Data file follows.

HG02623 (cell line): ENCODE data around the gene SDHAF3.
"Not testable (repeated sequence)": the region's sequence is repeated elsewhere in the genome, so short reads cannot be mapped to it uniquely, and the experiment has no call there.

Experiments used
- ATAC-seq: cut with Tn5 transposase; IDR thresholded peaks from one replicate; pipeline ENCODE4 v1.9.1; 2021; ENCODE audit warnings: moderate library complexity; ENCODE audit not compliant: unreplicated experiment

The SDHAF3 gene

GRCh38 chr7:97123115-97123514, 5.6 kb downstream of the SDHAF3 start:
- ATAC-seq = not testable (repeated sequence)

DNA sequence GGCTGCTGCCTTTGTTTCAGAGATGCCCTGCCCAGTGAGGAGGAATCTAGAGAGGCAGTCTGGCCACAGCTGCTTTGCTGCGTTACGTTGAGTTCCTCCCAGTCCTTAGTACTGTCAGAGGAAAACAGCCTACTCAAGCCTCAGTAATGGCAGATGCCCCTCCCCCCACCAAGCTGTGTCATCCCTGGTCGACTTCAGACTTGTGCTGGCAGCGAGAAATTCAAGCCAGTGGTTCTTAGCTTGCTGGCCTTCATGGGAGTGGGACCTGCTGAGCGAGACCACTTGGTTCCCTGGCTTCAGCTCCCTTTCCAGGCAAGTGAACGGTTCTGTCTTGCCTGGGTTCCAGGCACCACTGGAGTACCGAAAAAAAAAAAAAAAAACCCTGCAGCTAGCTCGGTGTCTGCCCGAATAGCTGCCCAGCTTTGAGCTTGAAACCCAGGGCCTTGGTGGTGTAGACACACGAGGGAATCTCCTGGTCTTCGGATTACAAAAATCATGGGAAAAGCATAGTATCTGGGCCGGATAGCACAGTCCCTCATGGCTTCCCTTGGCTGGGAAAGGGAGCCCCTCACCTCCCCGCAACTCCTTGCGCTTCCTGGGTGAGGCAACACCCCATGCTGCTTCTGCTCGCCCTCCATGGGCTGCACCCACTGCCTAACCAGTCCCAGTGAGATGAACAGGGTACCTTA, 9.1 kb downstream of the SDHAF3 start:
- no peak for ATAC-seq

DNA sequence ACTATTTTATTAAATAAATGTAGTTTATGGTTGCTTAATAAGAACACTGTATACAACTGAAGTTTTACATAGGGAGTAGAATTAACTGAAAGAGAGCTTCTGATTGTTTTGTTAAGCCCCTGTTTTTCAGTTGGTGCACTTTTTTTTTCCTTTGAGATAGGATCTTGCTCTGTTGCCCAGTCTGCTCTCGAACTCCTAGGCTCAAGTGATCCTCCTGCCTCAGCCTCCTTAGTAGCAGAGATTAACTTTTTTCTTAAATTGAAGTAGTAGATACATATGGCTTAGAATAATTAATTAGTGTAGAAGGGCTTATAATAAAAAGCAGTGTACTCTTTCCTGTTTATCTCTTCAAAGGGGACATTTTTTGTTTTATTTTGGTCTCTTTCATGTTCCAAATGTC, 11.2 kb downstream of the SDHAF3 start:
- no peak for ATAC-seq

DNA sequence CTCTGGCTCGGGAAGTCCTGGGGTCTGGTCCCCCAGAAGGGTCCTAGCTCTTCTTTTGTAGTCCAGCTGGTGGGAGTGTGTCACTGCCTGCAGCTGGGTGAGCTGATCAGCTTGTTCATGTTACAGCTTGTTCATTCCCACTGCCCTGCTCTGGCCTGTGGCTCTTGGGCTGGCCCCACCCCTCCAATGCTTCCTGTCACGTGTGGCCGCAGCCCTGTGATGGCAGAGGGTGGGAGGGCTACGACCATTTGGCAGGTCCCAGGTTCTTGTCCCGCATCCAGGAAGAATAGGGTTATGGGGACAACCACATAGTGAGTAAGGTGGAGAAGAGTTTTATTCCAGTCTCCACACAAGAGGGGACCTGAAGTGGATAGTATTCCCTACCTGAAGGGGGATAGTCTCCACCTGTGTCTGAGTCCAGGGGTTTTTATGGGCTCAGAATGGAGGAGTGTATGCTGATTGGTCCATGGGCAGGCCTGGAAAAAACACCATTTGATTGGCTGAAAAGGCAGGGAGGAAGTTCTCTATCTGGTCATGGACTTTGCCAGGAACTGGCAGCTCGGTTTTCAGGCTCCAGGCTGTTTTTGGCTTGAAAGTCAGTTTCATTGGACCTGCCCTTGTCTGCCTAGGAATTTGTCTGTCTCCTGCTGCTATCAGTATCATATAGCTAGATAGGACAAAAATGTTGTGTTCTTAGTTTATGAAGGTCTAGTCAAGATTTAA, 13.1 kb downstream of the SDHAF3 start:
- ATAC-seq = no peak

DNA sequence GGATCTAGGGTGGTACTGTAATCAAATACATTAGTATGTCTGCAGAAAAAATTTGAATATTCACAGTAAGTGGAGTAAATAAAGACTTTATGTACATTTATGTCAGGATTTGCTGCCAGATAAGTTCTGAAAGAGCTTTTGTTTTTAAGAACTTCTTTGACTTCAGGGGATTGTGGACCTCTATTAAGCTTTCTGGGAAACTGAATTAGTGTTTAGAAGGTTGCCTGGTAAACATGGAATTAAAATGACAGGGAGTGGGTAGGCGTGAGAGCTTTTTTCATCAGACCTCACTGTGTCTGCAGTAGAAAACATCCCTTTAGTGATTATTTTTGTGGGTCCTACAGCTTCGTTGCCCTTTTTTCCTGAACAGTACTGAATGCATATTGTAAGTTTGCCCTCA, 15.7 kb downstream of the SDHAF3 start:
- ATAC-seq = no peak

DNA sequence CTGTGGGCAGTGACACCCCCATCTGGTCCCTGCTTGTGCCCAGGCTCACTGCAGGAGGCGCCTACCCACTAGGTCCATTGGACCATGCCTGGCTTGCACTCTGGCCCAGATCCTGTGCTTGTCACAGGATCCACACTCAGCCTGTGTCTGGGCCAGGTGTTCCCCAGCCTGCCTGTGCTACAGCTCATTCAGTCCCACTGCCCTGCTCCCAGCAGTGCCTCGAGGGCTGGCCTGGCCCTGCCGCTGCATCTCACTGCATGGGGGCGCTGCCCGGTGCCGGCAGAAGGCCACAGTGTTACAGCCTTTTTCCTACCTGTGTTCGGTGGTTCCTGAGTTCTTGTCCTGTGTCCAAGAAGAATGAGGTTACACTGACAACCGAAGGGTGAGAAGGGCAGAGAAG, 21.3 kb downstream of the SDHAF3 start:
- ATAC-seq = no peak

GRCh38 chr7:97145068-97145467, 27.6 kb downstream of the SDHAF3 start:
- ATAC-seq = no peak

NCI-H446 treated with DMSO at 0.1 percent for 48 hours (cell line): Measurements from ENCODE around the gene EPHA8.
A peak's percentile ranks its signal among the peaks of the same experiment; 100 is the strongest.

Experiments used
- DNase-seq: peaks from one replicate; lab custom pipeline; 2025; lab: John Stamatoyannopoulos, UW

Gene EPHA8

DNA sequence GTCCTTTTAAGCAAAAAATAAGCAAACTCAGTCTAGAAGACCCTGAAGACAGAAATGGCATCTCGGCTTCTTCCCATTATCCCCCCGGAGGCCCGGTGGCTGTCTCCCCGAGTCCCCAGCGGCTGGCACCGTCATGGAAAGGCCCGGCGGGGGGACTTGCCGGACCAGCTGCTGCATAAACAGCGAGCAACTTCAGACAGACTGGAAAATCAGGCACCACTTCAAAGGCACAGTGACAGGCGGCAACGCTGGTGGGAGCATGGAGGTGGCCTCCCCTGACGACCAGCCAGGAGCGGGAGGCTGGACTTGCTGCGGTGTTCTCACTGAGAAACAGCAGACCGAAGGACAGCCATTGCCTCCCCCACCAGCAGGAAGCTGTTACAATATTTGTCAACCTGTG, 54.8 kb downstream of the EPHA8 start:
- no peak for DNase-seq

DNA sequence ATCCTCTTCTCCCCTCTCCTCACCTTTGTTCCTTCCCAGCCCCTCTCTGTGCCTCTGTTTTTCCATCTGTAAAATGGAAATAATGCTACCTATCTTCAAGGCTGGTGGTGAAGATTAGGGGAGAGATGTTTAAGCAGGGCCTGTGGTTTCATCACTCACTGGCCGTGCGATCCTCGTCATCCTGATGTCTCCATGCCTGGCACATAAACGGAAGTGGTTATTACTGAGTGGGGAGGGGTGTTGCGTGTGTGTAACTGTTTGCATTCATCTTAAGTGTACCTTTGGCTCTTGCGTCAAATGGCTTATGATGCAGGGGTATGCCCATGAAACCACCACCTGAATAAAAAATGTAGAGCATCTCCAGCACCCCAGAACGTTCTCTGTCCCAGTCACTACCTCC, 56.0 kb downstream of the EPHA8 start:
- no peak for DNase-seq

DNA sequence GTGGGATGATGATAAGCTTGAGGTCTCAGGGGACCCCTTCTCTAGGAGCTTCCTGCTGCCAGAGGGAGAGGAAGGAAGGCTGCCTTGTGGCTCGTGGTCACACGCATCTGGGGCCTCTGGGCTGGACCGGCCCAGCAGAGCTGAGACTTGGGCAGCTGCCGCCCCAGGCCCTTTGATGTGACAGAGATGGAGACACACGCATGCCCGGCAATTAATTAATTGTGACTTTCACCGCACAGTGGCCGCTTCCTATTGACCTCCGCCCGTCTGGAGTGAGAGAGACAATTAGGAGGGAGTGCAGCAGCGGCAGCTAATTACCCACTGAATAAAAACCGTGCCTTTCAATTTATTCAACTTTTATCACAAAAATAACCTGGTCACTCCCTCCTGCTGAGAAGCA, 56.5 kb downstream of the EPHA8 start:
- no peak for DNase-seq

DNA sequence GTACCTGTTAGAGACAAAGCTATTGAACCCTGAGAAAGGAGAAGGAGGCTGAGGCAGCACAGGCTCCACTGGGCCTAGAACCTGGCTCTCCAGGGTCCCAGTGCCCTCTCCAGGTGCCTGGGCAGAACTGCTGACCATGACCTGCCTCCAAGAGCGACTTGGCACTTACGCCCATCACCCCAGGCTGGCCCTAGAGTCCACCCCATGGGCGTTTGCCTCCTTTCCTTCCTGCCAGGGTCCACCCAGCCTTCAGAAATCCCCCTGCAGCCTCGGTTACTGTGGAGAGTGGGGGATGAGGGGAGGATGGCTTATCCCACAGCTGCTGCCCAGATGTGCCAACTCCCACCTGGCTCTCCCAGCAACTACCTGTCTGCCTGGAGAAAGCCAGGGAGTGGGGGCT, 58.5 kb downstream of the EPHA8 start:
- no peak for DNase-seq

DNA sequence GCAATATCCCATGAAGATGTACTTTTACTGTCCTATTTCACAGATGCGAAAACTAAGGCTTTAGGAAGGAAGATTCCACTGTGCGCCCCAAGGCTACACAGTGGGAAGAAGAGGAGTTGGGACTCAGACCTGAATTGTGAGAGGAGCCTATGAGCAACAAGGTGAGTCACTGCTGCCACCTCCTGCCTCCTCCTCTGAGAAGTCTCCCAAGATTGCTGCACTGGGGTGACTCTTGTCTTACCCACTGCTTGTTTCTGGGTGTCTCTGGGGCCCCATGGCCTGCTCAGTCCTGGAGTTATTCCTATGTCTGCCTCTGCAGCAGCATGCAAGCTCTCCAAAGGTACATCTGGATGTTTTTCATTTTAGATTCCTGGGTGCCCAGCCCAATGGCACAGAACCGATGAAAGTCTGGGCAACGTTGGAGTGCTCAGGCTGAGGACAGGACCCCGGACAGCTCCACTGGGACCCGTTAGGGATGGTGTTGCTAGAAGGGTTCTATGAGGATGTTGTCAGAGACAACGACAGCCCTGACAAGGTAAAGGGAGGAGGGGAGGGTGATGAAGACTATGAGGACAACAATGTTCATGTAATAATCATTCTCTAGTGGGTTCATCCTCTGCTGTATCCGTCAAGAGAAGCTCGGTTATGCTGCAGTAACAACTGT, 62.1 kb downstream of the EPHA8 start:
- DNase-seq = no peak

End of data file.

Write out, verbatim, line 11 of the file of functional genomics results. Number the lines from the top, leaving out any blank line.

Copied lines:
- no peak for ATAC-seq